The principles above outline the key differences between ‘work experience’ commonly offered as part of 16 to 19 study programmes and substantial ‘work placements’ that will form part of the T level programme, namely, the strong emphasis on pre-defined learning aims. The work placement should provide the real life learning environment to develop and hone the technical skills and behaviours required for the relevant industry. We have specified a longer duration to ensure that students are given sufficient time to master essential skills and develop their strengths; and the employer has the opportunity to develop the students’ technical abilities, to make a lasting impact on the business. The time in the workplace must have a clear structure and purpose to ensure students get the best from their work placement; thereby enabling them to secure skilled employment in their field as a result.

For reference please see the assessment forms that can used to complete assessments of student work readiness prior to the placement, and then subsequently their progress at mid-point and post placement, developed for pilot.

Timing and duration

DfE have provided illustrative examples of use of funds and options for collaboration developed for the pilots on planning the allocated time into the curriculum, using the day release and block placement work placement options. These examples are being tested through the pilots. It is anticipated that employers from different industries will have their own preferences as to when to host work placements during the academic year. DfE ask that institutions offer a degree of flexibility when negotiating the timing and pattern of the placement with employers.

The work placement should be within the academic timetable as far as possible and providers should ensure there are adequate flexibilities within the term time curriculum for students to undertake their placement. However, DfE recognise that in some occupations, peak times will either be seasonal or fall outside the institutions’ normal working hours, such as catering, hospitality or events management.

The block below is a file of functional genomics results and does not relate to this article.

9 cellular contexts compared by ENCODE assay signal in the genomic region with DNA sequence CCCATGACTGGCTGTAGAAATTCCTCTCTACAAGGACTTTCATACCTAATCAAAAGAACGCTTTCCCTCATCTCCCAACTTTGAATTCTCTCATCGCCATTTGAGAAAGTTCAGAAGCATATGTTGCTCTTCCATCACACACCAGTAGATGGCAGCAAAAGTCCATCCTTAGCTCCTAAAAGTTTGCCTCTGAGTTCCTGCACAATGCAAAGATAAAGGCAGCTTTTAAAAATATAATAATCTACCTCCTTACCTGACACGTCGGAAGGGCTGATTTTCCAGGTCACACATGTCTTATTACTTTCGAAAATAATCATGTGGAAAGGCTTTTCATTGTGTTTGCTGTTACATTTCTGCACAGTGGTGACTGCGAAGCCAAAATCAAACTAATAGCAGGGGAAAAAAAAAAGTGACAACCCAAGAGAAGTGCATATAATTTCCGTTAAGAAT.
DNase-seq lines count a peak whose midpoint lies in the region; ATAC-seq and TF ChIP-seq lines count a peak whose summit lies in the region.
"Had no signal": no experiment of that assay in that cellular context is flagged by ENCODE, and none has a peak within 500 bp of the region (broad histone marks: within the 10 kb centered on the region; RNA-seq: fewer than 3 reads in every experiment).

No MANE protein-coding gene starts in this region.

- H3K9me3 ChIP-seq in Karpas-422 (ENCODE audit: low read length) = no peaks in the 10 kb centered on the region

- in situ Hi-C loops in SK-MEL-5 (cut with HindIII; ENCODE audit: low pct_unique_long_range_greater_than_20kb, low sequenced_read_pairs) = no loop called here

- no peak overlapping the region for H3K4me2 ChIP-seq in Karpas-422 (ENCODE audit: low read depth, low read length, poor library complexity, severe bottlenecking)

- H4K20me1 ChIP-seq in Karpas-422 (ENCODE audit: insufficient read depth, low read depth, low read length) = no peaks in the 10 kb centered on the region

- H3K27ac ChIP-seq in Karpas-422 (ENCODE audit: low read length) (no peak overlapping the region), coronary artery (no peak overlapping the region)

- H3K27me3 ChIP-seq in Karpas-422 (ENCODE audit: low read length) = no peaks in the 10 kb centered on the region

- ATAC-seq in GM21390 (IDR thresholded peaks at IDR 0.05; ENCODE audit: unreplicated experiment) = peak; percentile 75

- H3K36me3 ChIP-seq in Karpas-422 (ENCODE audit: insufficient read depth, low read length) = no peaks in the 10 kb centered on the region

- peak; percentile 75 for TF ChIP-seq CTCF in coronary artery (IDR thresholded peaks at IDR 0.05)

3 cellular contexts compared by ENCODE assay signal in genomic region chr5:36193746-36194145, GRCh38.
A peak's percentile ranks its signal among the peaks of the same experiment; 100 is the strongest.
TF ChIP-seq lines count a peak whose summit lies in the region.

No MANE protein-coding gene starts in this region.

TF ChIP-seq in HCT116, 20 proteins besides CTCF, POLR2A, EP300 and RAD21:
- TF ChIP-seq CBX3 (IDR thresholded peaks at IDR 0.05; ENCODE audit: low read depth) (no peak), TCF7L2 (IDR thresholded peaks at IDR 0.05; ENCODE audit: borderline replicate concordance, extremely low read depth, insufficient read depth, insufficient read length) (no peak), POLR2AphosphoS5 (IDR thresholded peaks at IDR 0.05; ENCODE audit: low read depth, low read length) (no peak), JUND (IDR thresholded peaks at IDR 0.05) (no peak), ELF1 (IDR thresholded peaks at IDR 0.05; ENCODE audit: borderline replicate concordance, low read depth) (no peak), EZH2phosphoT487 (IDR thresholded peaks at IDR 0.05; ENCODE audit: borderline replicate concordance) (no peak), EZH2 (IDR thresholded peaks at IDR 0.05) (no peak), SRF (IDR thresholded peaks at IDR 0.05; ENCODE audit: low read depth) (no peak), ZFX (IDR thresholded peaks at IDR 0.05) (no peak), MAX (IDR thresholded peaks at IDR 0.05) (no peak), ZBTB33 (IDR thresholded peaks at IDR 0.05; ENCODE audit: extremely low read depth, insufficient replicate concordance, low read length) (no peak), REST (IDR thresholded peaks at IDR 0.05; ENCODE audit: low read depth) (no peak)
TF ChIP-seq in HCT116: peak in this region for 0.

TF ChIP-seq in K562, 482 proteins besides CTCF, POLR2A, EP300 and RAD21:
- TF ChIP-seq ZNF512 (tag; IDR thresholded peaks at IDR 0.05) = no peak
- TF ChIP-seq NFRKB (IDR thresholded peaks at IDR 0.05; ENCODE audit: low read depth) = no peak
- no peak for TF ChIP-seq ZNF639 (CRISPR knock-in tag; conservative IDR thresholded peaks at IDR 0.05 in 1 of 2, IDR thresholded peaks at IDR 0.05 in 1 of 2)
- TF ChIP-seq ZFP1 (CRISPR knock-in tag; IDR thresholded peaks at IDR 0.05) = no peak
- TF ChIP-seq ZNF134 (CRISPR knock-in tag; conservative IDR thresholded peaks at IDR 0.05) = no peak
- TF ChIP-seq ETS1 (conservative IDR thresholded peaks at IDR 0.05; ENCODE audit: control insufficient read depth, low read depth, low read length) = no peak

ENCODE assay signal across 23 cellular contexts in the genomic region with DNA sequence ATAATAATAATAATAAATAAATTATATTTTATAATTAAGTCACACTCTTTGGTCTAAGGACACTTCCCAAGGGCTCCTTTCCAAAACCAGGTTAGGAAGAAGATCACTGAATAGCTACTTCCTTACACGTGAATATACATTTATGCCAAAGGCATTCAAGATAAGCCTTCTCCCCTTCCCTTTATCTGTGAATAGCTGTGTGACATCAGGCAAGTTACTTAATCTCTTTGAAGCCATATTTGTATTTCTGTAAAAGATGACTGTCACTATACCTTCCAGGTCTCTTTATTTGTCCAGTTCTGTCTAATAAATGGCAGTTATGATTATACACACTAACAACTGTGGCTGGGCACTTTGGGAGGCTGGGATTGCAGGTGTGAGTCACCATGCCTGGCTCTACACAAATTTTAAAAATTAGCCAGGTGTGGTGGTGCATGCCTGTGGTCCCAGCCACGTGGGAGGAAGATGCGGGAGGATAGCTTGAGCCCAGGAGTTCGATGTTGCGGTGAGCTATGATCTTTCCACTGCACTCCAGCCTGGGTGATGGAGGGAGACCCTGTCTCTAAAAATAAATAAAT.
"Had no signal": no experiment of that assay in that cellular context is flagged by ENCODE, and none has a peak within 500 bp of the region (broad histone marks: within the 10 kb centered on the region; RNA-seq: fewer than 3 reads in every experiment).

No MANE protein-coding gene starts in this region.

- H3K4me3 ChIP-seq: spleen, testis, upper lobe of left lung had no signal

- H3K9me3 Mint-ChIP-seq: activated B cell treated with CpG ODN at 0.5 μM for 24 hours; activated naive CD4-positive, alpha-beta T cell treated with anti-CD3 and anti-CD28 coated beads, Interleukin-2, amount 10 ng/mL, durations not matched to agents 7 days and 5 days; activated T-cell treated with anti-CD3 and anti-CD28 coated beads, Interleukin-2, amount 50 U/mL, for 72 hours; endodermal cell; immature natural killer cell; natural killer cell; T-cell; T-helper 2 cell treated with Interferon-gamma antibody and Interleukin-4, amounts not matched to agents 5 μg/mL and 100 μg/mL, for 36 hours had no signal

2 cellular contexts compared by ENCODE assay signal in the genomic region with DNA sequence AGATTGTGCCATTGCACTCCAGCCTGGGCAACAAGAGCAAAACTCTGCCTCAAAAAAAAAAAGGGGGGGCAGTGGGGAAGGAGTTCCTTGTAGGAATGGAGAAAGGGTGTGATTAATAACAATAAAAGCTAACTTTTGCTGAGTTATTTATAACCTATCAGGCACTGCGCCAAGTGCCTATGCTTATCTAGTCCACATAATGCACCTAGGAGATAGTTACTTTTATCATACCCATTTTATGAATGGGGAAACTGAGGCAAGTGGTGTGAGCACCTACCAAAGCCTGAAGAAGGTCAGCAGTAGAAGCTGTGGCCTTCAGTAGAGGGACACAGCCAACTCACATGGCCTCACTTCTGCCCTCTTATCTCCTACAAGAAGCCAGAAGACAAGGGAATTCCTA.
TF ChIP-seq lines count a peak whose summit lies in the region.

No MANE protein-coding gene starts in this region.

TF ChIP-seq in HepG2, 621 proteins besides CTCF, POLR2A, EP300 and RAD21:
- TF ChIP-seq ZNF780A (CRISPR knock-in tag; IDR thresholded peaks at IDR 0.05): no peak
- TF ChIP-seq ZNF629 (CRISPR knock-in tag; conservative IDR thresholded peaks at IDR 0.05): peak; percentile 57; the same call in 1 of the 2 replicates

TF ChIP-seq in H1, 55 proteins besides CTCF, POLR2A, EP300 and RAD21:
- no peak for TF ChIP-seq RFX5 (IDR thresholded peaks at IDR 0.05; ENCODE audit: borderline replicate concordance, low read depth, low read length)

Building internal capacity

DfE recommend that institutions take a whole organisation approach to planning the introduction of substantial work placements and ensure that this is fully integrated into the core business. In the process of completing the implementation plan, DfE ask institutions to forward plan for the next 2 to 3 years and consider staffing and other capacity issues. By September 2018, DfE would expect by to see progress against these plans. In particular, evidence of the recruitment of dedicated staff to begin sourcing placements; re-training of existing staff; and student work preparation/employability training and time out on placements to be integrated into the curriculum for delivery from the autumn term.

Collaboration with employers

The department does not underestimate the scale of the challenge to create high quality work placement opportunities for all technical students in future, in particular, the importance of securing willing employers to host substantial work placements. When completing the implementation plans, institutions will need to set out their overarching employer engagement strategy, including the requirement to identify appropriate employers within the local area and invest time to build networks and relationships, so that institutions can successfully deliver high quality placements at scale.

Collaboration with other institutions

DfE recognise institutions’ experience of work placement delivery varies considerably. Smaller and/or less experienced providers may encounter various challenges when building their work placement offer from scratch. We would expect that leading institutions who are actively delivering work placements will share their local knowledge and expertise (including good practice and materials/tools).

DfE also recommend that smaller institutions collaborate with other neighbouring or similar institutions for economies of scale, by being open to pooling resources for example, hiring a cross-site work placement coordinator and/or sharing the operational responsibilities. It is important that neighbouring institutions work together and in partnership with Local Enterprise Partnerships, Chambers of Commerce and/or other local employer representatives, to develop a coordinated local employer engagement strategy.

DfE have provided illustrative examples of use of funds and options for collaboration to achieve this common goal.

DfE hope that all eligible providers take full advantage of this opportunity and use this advice to aid the delivery of high quality work placement programmes from 2018 to 2019.